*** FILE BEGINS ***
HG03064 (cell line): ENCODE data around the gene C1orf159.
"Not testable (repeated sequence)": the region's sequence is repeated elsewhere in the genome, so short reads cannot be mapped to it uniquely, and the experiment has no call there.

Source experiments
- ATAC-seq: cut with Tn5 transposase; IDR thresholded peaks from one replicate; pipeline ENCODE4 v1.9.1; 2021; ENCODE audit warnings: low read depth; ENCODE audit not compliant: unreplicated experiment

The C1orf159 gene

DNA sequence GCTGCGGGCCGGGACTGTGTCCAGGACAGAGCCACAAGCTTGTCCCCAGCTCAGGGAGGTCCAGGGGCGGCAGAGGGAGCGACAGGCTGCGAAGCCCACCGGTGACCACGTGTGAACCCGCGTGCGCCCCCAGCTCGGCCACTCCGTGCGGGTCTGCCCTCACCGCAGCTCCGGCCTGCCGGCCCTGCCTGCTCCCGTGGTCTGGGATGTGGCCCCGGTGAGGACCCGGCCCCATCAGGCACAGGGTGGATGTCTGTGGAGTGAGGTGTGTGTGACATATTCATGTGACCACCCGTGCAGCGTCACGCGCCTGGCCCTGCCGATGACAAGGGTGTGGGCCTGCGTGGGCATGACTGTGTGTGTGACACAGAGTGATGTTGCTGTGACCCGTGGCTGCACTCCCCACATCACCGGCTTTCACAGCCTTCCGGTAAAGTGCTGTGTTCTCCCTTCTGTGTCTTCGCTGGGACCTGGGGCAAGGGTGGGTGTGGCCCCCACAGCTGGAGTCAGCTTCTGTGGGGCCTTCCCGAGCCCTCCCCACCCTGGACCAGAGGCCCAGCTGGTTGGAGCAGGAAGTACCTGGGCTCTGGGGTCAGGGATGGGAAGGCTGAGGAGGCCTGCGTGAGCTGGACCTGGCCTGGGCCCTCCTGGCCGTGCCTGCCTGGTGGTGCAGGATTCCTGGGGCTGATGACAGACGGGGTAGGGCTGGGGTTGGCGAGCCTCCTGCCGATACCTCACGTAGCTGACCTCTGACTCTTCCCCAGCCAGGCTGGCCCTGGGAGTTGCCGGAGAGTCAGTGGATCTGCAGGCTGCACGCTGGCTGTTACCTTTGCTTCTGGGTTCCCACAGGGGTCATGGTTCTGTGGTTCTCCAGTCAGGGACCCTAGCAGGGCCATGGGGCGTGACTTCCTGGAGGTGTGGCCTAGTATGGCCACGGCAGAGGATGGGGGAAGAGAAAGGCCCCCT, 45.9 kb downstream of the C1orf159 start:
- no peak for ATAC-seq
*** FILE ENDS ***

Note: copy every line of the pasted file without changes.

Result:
HG03064 (cell line): ENCODE data around the gene C1orf159.
"Not testable (repeated sequence)": the region's sequence is repeated elsewhere in the genome, so short reads cannot be mapped to it uniquely, and the experiment has no call there.

Source experiments
- ATAC-seq: cut with Tn5 transposase; IDR thresholded peaks from one replicate; pipeline ENCODE4 v1.9.1; 2021; ENCODE audit warnings: low read depth; ENCODE audit not compliant: unreplicated experiment

The C1orf159 gene

DNA sequence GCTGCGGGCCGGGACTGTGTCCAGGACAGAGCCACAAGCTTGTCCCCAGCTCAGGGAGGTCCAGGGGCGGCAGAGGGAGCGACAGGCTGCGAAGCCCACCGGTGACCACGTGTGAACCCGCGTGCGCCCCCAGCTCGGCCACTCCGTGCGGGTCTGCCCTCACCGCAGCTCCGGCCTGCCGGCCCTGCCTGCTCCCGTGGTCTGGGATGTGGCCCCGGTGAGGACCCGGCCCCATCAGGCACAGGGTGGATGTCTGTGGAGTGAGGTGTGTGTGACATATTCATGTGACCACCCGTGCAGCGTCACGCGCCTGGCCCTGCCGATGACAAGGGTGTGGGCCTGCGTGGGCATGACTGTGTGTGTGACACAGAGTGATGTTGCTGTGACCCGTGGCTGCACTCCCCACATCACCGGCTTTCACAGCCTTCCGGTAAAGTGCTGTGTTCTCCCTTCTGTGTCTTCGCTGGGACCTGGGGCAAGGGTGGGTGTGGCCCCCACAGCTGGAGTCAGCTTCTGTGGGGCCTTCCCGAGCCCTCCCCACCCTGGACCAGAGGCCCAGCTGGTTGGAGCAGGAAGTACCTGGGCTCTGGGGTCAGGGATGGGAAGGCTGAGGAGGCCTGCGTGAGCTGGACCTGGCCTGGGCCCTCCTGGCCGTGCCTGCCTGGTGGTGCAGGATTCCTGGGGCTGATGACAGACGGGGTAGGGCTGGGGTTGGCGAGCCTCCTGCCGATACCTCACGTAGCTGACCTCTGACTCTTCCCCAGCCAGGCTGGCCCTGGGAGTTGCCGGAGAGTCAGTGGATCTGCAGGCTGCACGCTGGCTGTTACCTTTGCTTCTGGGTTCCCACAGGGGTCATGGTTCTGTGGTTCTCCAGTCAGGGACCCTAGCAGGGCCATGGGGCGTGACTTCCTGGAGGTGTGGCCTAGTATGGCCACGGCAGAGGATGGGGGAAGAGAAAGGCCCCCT, 45.9 kb downstream of the C1orf159 start:
- no peak for ATAC-seq